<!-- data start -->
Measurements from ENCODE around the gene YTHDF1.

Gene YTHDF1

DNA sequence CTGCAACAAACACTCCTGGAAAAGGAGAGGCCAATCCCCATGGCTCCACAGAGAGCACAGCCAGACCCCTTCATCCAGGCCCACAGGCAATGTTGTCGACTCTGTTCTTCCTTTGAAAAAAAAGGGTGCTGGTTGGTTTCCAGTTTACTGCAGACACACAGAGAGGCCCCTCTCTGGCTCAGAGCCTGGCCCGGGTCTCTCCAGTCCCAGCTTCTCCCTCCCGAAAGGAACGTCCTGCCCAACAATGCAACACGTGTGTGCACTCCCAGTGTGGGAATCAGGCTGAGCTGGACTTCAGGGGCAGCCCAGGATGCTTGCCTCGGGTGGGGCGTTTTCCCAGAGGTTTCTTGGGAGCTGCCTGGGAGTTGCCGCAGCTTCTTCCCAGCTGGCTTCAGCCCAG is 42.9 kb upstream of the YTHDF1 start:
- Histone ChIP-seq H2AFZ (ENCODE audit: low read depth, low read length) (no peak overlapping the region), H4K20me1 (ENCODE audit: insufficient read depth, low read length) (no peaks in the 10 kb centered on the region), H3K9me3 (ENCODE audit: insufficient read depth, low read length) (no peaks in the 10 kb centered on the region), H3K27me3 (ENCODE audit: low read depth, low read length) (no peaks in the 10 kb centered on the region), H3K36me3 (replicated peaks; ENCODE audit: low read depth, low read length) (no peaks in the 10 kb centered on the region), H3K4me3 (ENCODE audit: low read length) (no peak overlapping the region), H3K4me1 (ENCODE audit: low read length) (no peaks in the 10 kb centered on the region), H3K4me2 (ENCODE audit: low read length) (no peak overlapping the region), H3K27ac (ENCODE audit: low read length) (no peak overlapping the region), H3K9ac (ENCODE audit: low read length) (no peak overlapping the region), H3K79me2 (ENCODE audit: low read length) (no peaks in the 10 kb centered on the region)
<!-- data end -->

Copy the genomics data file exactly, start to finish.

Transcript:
Measurements from ENCODE around the gene YTHDF1.

Gene YTHDF1

DNA sequence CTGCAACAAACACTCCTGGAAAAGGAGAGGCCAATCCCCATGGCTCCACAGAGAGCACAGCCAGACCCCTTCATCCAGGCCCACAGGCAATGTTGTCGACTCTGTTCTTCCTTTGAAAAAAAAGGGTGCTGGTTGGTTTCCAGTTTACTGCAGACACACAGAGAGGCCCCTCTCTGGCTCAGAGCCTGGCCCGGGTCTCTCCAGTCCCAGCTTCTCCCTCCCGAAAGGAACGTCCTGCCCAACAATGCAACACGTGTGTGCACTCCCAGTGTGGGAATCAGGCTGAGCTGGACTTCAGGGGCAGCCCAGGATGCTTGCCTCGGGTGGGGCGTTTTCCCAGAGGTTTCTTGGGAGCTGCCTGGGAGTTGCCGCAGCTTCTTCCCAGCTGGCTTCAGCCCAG is 42.9 kb upstream of the YTHDF1 start:
- Histone ChIP-seq H2AFZ (ENCODE audit: low read depth, low read length) (no peak overlapping the region), H4K20me1 (ENCODE audit: insufficient read depth, low read length) (no peaks in the 10 kb centered on the region), H3K9me3 (ENCODE audit: insufficient read depth, low read length) (no peaks in the 10 kb centered on the region), H3K27me3 (ENCODE audit: low read depth, low read length) (no peaks in the 10 kb centered on the region), H3K36me3 (replicated peaks; ENCODE audit: low read depth, low read length) (no peaks in the 10 kb centered on the region), H3K4me3 (ENCODE audit: low read length) (no peak overlapping the region), H3K4me1 (ENCODE audit: low read length) (no peaks in the 10 kb centered on the region), H3K4me2 (ENCODE audit: low read length) (no peak overlapping the region), H3K27ac (ENCODE audit: low read length) (no peak overlapping the region), H3K9ac (ENCODE audit: low read length) (no peak overlapping the region), H3K79me2 (ENCODE audit: low read length) (no peaks in the 10 kb centered on the region)